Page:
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To follow, the violinist Ruth Waterman, partnered by Benjamin Frith, gave an impassioned, enthralling account of the Three Songs without Words by Paul Ben-Haim, Israel's most famous composer, and leader of the 'Eastern Mediterranean School' with its compelling East-West synthesis. The first 'Song' with its elegant long melodic lines over repeated pulsating colourful chords evoked the 'pitiless heat of the Judean Hills', as its programme intended, with just the right amount of rich melismatic ornamentation to imbue the suave French style with oriental spice. The second 'Song', intended to depict the 'monotonous babbling of an oriental story teller' was far from monotonous, in fact riveting with its ostinato motif relentlessly repeated yet flexibly expressive. The final eloquent 'Song' was moving, its harp-like piano flourishes overlaid with sustained ornamental turns, soaring high above in the violin, concluding with a searching, elusive mood.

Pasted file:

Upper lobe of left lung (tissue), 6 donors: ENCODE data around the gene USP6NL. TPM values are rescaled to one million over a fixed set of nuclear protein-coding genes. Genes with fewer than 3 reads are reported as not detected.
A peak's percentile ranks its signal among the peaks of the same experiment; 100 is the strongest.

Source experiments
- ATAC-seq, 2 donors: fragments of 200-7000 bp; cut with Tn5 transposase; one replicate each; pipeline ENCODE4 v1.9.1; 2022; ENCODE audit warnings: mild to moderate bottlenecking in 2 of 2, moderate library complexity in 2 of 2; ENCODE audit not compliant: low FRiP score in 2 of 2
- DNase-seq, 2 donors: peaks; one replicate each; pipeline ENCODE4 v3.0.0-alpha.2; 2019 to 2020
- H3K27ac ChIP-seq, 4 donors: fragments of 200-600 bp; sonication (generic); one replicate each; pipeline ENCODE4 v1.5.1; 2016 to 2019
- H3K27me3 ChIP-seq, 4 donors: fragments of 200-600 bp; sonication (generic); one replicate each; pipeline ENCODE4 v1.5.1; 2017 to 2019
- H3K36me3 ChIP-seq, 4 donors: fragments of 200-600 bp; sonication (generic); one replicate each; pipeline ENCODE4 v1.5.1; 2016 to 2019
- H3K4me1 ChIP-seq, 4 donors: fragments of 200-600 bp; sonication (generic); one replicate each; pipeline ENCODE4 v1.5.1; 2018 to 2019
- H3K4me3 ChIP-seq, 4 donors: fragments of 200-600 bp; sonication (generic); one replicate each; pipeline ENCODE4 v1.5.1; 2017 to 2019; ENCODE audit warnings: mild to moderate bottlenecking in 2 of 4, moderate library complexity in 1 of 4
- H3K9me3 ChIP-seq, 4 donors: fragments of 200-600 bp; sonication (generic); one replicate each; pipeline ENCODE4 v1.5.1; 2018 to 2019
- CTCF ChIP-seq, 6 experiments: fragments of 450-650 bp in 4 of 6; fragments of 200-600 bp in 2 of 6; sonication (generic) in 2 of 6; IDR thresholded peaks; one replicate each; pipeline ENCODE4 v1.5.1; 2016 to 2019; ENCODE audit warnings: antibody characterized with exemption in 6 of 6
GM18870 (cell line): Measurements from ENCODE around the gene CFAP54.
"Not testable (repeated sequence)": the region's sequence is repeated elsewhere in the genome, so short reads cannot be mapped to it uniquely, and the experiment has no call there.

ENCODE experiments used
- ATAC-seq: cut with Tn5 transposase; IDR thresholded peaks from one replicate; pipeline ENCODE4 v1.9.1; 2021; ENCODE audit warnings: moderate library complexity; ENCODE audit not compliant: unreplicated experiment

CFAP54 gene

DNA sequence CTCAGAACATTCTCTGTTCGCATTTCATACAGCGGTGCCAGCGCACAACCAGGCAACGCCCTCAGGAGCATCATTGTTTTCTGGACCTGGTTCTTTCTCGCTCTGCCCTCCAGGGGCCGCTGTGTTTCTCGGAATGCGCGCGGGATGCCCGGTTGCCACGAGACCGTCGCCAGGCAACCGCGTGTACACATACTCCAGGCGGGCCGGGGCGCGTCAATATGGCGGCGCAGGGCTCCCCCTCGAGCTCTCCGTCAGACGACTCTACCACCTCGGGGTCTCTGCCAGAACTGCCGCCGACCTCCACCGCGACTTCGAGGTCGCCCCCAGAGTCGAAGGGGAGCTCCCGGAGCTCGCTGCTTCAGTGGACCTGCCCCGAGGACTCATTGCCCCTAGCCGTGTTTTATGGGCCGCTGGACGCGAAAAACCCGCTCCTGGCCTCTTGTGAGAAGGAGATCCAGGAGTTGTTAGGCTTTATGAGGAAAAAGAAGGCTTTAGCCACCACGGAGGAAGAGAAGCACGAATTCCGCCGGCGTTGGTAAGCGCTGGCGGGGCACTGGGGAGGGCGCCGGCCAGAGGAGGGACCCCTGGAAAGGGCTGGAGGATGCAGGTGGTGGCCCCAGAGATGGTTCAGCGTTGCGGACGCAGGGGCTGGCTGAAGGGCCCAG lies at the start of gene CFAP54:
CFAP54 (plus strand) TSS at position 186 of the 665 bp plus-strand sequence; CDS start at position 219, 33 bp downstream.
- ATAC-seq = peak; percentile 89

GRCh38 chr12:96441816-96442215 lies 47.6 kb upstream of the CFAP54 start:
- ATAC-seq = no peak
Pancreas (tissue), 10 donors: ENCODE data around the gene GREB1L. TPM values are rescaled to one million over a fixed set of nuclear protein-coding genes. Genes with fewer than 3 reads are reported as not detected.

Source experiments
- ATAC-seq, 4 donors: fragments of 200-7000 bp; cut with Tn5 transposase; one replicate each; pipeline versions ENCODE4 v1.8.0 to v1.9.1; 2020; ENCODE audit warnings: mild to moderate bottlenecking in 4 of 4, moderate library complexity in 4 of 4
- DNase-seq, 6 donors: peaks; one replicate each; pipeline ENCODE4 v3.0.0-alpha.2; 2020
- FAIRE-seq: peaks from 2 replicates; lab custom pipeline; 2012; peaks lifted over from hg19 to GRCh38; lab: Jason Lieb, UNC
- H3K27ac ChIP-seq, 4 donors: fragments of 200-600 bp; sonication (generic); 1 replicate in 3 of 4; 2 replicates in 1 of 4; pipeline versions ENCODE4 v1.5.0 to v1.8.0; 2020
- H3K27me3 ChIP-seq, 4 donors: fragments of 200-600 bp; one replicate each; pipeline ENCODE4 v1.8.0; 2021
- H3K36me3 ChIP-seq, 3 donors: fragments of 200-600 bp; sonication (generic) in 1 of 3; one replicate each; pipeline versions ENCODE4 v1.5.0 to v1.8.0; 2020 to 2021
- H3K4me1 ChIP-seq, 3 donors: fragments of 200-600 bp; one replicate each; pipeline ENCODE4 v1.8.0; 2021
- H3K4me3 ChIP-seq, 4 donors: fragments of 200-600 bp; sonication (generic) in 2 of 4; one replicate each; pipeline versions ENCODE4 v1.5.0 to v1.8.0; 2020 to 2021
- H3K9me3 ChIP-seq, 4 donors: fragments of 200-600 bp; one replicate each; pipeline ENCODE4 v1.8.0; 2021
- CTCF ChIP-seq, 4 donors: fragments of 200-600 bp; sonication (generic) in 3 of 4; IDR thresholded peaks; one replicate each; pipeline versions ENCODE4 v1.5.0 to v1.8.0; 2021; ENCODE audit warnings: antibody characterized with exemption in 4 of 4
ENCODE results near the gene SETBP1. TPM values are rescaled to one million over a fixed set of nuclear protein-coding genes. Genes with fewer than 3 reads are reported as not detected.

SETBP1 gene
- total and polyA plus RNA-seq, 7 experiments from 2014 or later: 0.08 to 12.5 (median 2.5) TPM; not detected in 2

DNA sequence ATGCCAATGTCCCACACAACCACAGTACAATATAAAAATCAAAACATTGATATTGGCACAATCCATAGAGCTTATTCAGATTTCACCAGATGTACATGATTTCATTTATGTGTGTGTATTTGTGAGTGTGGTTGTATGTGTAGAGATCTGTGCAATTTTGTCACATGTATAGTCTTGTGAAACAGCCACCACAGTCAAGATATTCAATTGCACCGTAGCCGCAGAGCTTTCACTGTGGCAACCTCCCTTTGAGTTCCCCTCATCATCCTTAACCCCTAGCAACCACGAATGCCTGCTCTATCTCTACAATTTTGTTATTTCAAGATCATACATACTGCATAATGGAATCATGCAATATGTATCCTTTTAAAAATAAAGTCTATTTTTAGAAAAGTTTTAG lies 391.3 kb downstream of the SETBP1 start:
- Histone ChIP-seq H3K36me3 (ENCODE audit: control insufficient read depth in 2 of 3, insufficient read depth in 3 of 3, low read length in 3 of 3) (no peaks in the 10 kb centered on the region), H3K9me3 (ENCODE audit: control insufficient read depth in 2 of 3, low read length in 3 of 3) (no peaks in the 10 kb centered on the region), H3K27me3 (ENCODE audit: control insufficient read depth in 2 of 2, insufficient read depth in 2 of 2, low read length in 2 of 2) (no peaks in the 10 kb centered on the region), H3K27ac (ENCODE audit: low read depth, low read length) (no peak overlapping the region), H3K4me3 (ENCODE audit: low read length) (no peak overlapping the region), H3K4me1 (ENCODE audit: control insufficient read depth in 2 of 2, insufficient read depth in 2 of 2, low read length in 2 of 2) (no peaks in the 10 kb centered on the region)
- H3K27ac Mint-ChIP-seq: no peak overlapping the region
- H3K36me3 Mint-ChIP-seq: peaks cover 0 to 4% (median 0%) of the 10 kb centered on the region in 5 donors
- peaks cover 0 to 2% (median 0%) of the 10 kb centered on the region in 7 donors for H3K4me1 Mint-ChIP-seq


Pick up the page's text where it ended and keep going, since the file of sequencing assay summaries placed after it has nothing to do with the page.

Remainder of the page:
A highlight of the concert was the thrilling performance of Yizkor by Rivka Golani, one of the most acclaimed of Partos' students. Golani underlined her sense of being privileged to have studied with such a great man, who had studied in Hungary with Hubay at the Budapest Academy, and was recruited to the fledgling Israel Philharmonic Orchestra in 1936 by Huberman. Partos became principal viola of the IPO and founder member of the Israel Quartet, and poignantly, this year was the centenary of his birth and the 30th anniversary of his death, as well as the 70th anniversary of the IPO. Golani's moving and incisive powerful performance was infused with a beautiful tone; Ben Ellin conducted the EMFEB orchestra with sensitivity and delicacy, as during the cadenza, where sustained violins cushioned the viola's striving strident chords with a soulful aura.
Copyright © 10 December 2007
Malcolm Miller, London UK